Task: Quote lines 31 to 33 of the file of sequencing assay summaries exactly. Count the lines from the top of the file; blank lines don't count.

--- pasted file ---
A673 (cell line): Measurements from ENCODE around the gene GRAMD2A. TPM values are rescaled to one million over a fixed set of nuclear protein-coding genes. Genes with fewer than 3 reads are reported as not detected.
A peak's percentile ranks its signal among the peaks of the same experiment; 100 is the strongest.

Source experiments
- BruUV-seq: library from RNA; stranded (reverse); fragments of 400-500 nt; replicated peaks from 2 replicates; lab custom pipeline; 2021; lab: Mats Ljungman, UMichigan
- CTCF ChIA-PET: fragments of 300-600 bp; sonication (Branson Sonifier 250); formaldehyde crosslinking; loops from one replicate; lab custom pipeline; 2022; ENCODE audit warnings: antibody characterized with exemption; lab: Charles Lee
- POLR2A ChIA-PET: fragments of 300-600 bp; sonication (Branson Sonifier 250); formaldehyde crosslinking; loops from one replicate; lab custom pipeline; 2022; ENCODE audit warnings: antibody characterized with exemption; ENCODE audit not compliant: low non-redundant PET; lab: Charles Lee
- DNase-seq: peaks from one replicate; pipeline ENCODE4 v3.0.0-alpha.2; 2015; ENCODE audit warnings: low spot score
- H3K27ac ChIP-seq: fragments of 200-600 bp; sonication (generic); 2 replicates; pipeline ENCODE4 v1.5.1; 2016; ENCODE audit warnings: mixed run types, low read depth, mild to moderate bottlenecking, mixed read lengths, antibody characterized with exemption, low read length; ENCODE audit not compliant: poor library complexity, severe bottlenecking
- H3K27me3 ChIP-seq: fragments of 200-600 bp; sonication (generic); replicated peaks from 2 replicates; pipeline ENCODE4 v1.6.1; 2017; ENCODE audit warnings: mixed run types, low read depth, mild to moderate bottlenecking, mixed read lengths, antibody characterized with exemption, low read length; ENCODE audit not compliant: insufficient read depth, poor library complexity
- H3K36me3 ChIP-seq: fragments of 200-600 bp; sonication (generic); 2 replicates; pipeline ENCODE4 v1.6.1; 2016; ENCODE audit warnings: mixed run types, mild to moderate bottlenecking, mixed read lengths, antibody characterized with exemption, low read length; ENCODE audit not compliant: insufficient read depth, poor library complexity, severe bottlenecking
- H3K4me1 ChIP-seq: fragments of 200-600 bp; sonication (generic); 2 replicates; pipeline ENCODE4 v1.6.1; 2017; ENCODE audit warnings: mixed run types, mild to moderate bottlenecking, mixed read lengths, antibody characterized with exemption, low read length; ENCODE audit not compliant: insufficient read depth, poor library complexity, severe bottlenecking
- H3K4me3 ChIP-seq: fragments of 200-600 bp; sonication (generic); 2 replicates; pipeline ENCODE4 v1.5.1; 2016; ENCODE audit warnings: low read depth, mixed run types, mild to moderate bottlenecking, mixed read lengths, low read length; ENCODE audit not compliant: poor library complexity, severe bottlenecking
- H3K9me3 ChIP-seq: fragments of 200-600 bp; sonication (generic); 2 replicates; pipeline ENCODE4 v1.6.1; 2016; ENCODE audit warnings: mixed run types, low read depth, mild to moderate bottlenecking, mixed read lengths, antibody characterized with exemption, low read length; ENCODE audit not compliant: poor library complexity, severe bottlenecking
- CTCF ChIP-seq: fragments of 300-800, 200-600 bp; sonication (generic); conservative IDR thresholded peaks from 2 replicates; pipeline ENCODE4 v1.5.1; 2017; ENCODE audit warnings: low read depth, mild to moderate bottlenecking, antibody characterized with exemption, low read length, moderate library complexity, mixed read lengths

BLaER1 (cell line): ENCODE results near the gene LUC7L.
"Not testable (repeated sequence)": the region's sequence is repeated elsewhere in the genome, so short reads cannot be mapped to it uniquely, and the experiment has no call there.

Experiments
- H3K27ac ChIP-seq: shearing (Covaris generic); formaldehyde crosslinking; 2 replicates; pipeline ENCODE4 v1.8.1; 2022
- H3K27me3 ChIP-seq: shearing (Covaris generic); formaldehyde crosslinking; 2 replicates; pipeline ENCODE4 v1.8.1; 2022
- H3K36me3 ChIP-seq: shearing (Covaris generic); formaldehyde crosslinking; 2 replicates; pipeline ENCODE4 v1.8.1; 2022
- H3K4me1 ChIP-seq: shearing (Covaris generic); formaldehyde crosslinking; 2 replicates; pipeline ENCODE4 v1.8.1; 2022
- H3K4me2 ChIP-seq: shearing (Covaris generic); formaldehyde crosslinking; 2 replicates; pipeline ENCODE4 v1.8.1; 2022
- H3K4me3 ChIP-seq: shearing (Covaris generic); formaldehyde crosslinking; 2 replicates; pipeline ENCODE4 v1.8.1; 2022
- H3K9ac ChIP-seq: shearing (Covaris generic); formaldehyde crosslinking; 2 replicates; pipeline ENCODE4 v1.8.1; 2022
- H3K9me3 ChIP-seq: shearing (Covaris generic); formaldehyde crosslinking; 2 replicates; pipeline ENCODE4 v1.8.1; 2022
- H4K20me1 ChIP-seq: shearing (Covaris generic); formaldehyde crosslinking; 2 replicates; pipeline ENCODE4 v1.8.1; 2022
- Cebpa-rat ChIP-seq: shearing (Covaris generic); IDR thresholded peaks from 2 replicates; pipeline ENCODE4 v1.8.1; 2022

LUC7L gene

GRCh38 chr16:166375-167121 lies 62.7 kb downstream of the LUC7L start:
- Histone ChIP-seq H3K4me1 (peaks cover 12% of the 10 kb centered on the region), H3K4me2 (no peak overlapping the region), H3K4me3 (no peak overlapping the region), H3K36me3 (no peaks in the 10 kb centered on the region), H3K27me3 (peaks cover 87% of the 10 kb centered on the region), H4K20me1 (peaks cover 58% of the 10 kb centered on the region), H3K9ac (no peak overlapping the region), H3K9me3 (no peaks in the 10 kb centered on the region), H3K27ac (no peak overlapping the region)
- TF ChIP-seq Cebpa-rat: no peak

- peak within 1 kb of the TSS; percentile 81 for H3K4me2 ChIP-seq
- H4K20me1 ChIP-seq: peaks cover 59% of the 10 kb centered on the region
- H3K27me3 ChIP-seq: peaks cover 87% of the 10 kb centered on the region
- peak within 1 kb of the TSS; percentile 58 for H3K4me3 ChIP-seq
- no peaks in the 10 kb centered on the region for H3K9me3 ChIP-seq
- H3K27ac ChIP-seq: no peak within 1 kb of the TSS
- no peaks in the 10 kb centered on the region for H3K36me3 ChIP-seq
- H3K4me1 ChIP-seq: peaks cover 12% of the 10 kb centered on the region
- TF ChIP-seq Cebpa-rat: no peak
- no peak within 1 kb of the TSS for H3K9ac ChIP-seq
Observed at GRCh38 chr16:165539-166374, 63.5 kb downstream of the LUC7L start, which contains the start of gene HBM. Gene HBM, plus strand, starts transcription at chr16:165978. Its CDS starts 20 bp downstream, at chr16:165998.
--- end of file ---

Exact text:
- TF ChIP-seq Cebpa-rat: no peak

- peak within 1 kb of the TSS; percentile 81 for H3K4me2 ChIP-seq
- H4K20me1 ChIP-seq: peaks cover 59% of the 10 kb centered on the region